There’s no way I could say this better myself, so for this blog post, I present you with a lengthy quote from one of my favorite devotional writers, A. W. Tozer:
“One of the puzzling questions likely to turn up sooner or later to vex the seeking Christian is how he can fulfill the scriptural command to love God with all his heart and his neighbor as himself.
The earnest Christian, as he meditates on his sacred obligation to love God and mankind, may experience a sense of frustration gendered by the knowledge that he just cannot seem to work up any emotional thrill over his Lord or his brothers. He wants to, but he cannot. The delightful wells of feeling simply will not flow.
Many honest persons have become discouraged by the absence of religious emotion and concluded that they are not really Christian after all.… They do believe in God; they do indeed trust Christ as their Savior, but the love they hoped to feel consistently eludes them. What is the trouble?
The problem is not a light one. A real difficulty is involved, one which may be stated in the form of a question: How can I love by commandment? Of all the emotions of which the soul is capable, love is by far the freest, the most unreasoning, the one least likely to spring up at the call of duty or obligation, and surely the one that will not come at the command of another….
To find our way out of the shadows and into the cheerful sunlight we need only to know that there are two kinds of love: the love of feeling and the love of willing. The one lies in the emotions, the other in the will. Over the one we may have little control…. Such love was not in the mind of Christ when He told His people to love God and each other. We could as well command a butterfly to light on our shoulder as to attempt to command this whimsical kind of affection to visit our hearts.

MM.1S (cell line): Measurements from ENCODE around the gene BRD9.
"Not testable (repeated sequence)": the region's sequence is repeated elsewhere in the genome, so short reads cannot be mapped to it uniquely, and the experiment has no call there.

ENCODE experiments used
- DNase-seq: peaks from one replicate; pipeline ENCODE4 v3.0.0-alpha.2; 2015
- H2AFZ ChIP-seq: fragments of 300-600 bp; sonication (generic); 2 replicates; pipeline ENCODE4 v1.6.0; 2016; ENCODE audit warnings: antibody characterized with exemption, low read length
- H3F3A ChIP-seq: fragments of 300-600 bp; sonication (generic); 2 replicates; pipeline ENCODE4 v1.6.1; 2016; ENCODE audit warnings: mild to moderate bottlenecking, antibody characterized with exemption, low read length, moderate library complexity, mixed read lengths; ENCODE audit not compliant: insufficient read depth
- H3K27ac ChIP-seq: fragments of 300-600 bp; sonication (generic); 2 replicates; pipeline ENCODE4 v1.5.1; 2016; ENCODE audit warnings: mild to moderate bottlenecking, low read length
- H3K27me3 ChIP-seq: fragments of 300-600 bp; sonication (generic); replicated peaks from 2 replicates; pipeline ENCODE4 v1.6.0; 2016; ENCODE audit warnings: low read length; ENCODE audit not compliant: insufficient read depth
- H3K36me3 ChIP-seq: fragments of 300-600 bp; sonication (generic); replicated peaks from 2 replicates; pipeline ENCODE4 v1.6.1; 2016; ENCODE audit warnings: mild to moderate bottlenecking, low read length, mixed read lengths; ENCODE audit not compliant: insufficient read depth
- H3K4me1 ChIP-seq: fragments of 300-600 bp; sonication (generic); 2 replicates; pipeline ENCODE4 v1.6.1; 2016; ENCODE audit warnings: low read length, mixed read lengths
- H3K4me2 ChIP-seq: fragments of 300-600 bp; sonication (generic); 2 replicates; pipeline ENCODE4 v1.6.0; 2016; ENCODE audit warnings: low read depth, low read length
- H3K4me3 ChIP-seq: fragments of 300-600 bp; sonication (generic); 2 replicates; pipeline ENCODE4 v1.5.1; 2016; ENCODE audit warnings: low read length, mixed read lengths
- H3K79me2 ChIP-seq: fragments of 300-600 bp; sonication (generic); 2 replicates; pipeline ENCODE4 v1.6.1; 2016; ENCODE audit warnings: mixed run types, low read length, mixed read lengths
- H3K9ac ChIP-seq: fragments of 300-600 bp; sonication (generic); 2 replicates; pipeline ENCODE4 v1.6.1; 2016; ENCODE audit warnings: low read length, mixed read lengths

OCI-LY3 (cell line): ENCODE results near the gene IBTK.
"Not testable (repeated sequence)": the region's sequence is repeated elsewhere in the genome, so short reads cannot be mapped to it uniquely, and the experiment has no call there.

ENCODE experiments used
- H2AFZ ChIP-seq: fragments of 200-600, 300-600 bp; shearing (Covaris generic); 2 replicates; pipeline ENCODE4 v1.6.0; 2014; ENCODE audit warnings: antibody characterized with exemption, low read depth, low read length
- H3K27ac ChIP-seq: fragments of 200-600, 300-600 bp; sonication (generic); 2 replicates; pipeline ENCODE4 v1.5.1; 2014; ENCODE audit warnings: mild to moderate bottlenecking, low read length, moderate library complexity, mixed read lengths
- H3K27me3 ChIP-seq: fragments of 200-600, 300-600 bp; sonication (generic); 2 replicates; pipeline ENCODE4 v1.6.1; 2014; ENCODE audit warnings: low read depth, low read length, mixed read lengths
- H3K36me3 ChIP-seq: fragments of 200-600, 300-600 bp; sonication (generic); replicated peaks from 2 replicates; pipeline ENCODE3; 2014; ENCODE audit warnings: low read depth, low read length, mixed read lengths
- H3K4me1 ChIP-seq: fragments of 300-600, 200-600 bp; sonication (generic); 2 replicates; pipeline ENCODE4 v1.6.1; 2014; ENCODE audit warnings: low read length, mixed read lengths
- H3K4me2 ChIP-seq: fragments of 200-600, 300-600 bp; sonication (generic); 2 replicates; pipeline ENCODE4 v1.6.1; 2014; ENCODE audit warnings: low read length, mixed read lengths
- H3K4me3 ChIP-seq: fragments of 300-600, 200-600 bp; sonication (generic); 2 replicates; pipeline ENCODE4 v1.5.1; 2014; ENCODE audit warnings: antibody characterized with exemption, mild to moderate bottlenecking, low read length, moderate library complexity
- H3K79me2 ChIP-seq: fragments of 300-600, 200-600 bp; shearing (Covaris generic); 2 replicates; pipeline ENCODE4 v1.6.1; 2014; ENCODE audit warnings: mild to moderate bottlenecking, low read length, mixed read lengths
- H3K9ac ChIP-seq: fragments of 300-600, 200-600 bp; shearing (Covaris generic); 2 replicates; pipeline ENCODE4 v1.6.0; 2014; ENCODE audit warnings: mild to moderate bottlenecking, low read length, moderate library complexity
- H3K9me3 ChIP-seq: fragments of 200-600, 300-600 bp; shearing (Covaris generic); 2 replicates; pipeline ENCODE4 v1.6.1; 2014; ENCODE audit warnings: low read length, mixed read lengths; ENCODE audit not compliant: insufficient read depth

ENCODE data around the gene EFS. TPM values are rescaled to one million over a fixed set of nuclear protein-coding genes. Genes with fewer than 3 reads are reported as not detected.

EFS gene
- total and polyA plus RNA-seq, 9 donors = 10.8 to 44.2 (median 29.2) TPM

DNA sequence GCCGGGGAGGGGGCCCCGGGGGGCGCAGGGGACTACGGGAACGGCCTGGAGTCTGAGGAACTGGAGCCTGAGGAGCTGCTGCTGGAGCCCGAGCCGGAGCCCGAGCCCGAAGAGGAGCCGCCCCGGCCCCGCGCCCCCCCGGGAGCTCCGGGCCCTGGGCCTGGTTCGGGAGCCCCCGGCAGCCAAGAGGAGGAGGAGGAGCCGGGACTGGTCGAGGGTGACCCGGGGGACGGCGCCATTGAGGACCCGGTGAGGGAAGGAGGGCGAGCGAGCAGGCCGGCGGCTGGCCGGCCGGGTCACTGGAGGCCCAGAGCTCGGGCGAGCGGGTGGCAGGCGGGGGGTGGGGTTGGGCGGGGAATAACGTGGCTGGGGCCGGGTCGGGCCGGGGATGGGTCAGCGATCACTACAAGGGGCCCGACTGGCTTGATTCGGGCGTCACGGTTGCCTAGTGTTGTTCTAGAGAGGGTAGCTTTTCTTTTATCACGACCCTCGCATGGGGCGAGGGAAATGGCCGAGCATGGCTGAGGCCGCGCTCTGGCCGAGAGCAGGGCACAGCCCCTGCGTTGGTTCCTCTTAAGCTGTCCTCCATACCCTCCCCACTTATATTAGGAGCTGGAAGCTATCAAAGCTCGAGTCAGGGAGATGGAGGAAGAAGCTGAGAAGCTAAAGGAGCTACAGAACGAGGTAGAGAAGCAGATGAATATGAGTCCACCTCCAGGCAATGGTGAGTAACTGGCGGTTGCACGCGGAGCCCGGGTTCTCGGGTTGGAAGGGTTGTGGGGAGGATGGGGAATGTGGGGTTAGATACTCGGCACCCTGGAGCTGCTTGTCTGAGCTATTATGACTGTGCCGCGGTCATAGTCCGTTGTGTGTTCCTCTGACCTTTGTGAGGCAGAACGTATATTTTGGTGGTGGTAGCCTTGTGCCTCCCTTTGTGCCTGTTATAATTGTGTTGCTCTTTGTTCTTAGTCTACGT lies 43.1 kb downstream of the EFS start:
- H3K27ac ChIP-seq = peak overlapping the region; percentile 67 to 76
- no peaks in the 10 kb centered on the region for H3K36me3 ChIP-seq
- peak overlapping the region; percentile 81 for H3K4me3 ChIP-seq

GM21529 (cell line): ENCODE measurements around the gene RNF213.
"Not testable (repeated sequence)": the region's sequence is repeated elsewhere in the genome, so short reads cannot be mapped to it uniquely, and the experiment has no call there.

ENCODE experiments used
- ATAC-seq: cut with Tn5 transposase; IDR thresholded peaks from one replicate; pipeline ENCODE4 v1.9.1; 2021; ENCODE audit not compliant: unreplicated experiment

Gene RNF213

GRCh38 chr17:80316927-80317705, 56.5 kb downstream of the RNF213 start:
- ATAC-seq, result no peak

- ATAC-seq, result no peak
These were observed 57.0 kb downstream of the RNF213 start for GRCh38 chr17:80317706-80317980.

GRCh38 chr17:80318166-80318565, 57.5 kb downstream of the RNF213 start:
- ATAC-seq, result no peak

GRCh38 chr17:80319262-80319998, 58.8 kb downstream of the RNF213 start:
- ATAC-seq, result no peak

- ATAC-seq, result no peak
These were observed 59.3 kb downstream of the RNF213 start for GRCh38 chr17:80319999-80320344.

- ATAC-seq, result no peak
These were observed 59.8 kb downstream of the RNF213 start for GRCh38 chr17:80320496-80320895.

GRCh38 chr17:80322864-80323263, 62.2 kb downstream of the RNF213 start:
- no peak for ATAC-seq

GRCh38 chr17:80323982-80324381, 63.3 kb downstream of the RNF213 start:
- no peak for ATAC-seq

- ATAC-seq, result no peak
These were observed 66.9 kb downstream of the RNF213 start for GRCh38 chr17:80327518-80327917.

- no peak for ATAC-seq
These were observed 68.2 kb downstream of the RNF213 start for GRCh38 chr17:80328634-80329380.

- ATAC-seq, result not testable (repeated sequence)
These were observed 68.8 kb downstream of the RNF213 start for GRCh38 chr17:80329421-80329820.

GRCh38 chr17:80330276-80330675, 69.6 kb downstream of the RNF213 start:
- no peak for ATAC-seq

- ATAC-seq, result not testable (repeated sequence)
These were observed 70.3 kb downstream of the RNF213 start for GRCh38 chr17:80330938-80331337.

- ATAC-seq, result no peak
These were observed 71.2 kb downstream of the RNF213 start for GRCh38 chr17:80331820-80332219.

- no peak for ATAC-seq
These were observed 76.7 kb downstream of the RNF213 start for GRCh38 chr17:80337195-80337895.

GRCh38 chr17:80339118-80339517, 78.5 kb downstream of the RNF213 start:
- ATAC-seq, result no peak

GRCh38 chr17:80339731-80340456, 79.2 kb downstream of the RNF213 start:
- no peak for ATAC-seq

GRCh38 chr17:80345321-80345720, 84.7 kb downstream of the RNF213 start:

The love the Bible enjoins is not the love of feeling; it is the love of willing, the willed tendency of the heart….
God never intended that such a being as man should be the plaything of his feelings…. Religion lies in the will, and so does righteousness. The only good that God recognizes is a willed good; the only valid holiness is a willed holiness….
To love God with all our heart we must first of all will to do so. We should repent our lack of love and determine from this moment on to make God the object of our devotion. We should set our affections on things above and aim our hearts toward Christ and heavenly things. We should read the Scriptures devotionally every day and prayerfully obey them, always firmly willing to love God with all our heart and our neighbor as ourself.
If we do these things we may be sure that we shall experience a wonderful change in our whole inward life. We shall soon find to our great delight that our feelings are becoming less erratic and are beginning to move in the direction of the “willed tendency of the heart.”…The whole life, like a delicate instrument, will be tuned to sing the praises of Him who loved us and washed us from our sins in His own blood.
--A. W. Tozer, “True Religion is Not Feeling but Willing,” Man: The Dwelling Place of God (emphasis original)